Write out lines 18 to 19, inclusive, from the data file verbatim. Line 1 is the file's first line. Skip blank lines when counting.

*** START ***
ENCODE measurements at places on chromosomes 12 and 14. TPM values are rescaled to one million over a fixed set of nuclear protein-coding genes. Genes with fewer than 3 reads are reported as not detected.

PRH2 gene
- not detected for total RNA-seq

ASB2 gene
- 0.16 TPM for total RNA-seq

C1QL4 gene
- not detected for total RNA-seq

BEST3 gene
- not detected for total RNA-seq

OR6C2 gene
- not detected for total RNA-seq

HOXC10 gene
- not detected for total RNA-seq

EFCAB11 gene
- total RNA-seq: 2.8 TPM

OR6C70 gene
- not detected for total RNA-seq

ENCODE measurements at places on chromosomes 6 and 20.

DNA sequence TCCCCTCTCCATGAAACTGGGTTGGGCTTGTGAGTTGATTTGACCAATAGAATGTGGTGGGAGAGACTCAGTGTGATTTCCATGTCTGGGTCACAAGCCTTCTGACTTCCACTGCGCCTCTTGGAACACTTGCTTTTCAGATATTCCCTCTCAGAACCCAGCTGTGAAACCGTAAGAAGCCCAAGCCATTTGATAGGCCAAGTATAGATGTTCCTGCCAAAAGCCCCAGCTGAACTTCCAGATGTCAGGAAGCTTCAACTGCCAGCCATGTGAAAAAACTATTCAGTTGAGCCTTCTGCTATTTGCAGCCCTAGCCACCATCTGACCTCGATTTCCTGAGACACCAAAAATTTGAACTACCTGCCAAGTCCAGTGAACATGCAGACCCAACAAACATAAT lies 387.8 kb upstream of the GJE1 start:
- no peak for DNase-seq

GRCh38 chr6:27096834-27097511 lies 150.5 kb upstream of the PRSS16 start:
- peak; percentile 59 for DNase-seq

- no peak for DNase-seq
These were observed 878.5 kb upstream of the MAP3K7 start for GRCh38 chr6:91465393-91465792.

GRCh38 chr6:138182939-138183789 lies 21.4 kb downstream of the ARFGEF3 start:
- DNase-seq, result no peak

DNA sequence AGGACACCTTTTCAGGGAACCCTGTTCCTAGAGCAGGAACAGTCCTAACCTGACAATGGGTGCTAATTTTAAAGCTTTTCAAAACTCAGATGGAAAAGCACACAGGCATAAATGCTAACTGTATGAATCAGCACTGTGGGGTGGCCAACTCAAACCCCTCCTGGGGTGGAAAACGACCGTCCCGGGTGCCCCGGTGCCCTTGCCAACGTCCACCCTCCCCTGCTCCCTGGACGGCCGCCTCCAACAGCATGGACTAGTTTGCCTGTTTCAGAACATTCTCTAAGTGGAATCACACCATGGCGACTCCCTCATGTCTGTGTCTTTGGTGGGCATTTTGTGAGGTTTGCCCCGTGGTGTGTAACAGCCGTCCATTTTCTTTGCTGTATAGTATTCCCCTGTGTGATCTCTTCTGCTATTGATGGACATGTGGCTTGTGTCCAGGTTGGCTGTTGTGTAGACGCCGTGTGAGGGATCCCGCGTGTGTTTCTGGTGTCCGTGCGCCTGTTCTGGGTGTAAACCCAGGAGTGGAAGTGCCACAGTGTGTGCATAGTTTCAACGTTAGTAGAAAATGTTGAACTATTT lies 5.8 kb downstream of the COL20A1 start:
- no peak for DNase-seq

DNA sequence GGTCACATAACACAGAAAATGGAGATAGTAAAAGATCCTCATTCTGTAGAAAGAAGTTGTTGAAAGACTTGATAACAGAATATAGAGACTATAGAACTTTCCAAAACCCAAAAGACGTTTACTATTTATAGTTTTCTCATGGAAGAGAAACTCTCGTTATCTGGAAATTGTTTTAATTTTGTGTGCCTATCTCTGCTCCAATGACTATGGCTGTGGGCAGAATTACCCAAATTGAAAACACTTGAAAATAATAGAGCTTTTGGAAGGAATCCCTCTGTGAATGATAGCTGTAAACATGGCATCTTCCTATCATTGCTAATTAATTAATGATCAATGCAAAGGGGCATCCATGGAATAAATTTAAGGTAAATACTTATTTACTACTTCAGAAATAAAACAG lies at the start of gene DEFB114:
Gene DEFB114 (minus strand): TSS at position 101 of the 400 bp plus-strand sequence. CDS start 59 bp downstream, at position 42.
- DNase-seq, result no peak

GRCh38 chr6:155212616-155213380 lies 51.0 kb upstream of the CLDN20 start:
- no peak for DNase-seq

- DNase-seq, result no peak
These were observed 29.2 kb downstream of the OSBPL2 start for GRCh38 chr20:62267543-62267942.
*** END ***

ENCODE measurements at places on chromosomes 6 and 20.

DNA sequence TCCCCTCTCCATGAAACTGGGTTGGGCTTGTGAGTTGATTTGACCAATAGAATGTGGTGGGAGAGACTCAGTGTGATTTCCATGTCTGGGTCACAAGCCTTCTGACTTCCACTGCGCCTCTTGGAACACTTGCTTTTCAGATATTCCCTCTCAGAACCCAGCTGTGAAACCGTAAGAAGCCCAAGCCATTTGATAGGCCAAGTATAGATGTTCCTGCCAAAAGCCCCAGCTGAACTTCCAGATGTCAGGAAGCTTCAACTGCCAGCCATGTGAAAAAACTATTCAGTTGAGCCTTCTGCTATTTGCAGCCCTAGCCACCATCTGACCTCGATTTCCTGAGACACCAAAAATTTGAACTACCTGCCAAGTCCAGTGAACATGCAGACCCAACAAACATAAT lies 387.8 kb upstream of the GJE1 start: